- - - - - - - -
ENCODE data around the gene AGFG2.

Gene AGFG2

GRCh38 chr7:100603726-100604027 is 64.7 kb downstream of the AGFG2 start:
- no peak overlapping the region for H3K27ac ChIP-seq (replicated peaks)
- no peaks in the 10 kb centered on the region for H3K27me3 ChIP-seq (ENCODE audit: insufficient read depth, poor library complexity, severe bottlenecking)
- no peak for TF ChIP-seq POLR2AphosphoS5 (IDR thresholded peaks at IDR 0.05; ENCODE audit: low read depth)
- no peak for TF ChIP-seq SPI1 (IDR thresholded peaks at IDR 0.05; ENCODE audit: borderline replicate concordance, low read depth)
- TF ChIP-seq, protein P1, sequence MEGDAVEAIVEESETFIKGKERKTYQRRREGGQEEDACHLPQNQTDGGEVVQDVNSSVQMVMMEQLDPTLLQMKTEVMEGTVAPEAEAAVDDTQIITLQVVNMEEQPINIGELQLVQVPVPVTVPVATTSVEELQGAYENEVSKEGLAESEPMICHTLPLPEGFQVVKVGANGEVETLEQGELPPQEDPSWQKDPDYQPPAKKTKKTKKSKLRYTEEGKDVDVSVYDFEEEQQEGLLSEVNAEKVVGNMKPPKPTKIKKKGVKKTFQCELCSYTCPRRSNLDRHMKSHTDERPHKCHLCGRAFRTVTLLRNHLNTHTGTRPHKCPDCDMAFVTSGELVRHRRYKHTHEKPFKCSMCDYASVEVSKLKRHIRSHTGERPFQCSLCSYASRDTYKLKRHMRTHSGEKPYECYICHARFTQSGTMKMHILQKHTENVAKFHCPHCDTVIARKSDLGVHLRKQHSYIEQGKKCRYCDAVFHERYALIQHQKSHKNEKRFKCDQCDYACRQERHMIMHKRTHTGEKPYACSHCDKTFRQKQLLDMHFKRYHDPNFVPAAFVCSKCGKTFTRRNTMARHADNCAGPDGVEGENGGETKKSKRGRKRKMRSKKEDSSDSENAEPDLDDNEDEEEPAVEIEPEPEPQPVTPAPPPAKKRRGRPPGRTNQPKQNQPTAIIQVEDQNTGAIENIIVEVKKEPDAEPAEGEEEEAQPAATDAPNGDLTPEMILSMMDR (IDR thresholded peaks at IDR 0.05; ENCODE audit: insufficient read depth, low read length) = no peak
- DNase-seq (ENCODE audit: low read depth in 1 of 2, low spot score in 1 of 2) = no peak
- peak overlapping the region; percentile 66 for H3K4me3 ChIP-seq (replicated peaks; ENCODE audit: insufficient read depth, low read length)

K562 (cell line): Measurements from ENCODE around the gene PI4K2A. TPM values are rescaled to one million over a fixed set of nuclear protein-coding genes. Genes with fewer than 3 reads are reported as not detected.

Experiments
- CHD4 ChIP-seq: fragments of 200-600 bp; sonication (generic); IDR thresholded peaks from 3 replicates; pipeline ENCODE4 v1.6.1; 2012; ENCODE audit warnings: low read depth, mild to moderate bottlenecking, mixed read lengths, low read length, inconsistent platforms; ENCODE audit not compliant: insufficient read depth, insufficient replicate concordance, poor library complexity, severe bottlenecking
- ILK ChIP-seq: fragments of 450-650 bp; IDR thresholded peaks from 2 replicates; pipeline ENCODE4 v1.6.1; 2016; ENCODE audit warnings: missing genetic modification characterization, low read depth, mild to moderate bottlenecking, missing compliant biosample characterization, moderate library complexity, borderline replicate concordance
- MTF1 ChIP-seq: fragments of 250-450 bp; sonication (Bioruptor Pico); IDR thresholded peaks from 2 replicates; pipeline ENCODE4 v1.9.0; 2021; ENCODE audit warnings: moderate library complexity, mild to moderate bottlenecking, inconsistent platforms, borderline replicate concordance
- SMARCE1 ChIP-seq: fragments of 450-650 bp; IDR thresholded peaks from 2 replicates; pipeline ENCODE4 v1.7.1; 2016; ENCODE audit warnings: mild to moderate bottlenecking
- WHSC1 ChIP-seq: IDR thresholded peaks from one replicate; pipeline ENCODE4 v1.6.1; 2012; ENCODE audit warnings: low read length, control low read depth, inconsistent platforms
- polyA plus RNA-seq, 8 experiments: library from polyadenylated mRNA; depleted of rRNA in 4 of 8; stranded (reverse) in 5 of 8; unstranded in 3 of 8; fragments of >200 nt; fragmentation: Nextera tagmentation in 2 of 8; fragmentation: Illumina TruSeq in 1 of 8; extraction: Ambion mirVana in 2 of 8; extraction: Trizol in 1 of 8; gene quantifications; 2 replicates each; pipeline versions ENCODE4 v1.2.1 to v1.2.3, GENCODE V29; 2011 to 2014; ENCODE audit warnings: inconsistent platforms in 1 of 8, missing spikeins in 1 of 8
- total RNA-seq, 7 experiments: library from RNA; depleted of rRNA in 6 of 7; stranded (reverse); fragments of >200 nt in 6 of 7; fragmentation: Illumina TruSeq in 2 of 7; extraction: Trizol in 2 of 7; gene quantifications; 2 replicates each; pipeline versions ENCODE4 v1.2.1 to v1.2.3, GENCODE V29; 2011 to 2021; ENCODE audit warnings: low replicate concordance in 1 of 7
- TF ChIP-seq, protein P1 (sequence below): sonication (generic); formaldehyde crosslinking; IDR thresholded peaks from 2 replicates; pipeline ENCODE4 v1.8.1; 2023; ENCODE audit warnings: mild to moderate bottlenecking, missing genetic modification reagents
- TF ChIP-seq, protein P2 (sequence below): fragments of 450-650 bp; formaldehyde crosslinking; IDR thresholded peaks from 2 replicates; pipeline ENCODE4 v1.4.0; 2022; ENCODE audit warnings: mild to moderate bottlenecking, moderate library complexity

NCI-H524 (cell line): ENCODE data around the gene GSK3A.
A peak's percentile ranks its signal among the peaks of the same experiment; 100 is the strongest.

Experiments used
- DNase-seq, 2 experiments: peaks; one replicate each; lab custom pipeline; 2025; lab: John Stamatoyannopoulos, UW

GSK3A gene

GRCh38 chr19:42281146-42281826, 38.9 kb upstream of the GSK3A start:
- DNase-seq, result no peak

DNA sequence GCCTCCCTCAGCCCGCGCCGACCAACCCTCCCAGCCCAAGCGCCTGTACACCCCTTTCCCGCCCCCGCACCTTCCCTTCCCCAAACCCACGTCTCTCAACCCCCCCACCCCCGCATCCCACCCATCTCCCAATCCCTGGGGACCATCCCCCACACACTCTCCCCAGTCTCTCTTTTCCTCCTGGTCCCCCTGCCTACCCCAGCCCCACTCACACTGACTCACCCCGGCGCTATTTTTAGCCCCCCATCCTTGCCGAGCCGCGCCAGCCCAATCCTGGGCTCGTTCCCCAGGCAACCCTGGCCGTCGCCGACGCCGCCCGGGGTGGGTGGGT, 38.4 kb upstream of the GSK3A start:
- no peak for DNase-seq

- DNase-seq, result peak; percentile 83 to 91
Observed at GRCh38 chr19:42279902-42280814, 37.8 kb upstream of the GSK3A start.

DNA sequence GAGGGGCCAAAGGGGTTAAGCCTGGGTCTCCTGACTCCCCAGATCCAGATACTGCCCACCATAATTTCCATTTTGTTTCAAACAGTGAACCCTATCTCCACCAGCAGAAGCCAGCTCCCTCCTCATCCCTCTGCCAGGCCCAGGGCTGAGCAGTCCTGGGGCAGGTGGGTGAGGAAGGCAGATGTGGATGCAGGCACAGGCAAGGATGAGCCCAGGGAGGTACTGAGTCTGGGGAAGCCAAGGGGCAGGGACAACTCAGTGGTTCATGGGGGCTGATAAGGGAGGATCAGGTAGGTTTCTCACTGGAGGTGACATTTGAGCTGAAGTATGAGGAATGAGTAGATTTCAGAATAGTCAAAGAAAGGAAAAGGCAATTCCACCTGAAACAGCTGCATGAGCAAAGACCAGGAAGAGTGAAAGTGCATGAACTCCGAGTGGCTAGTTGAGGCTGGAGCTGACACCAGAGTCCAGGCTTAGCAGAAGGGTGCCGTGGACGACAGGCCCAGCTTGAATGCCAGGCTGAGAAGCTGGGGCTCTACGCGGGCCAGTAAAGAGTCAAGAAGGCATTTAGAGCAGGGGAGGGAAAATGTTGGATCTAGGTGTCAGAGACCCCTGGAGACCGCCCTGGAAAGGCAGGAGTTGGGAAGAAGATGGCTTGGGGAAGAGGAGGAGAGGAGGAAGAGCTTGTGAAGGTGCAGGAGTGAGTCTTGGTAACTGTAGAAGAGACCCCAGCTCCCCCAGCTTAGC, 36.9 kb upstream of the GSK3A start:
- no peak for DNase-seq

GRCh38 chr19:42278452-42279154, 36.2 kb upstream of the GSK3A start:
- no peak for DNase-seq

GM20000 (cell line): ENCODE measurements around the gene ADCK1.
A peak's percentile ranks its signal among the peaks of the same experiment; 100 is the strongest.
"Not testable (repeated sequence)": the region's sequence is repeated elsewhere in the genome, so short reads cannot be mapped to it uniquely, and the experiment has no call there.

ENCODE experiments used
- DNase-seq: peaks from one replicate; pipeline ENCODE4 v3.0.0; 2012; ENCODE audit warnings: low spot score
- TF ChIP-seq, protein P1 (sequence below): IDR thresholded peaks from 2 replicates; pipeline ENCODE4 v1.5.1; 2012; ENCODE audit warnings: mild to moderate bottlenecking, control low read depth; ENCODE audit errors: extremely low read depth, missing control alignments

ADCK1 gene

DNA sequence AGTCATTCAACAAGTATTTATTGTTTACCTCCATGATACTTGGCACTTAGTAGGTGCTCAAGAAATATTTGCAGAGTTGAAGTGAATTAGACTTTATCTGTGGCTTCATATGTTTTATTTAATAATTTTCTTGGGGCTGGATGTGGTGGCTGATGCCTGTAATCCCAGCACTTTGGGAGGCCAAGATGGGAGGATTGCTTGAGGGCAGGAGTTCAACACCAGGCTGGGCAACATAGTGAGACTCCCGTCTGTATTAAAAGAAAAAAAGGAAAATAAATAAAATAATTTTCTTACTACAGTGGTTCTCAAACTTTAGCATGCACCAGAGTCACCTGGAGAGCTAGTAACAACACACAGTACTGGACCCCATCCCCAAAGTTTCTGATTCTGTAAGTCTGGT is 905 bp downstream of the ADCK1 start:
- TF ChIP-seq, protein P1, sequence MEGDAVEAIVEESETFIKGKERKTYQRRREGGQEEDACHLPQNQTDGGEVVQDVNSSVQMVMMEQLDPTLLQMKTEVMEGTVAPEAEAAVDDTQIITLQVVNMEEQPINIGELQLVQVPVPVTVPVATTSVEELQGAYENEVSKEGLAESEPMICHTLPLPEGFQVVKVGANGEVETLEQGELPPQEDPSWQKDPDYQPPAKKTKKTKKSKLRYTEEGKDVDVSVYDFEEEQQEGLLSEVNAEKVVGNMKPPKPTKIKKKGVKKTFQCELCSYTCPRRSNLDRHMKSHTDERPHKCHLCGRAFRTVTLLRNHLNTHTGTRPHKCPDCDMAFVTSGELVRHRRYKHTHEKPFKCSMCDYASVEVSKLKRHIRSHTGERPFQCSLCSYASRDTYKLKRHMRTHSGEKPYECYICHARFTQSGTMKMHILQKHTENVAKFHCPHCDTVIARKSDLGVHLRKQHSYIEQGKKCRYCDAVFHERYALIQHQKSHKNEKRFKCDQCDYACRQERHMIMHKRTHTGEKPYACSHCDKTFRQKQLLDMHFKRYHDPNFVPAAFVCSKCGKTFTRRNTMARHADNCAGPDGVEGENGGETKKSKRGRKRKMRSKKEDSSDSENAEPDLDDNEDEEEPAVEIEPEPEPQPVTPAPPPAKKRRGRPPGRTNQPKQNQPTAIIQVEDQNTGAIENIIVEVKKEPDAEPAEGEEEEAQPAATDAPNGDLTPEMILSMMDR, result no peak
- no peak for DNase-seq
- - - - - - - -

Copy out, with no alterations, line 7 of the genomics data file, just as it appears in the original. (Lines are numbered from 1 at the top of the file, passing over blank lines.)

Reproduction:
- no peak for TF ChIP-seq SPI1 (IDR thresholded peaks at IDR 0.05; ENCODE audit: borderline replicate concordance, low read depth)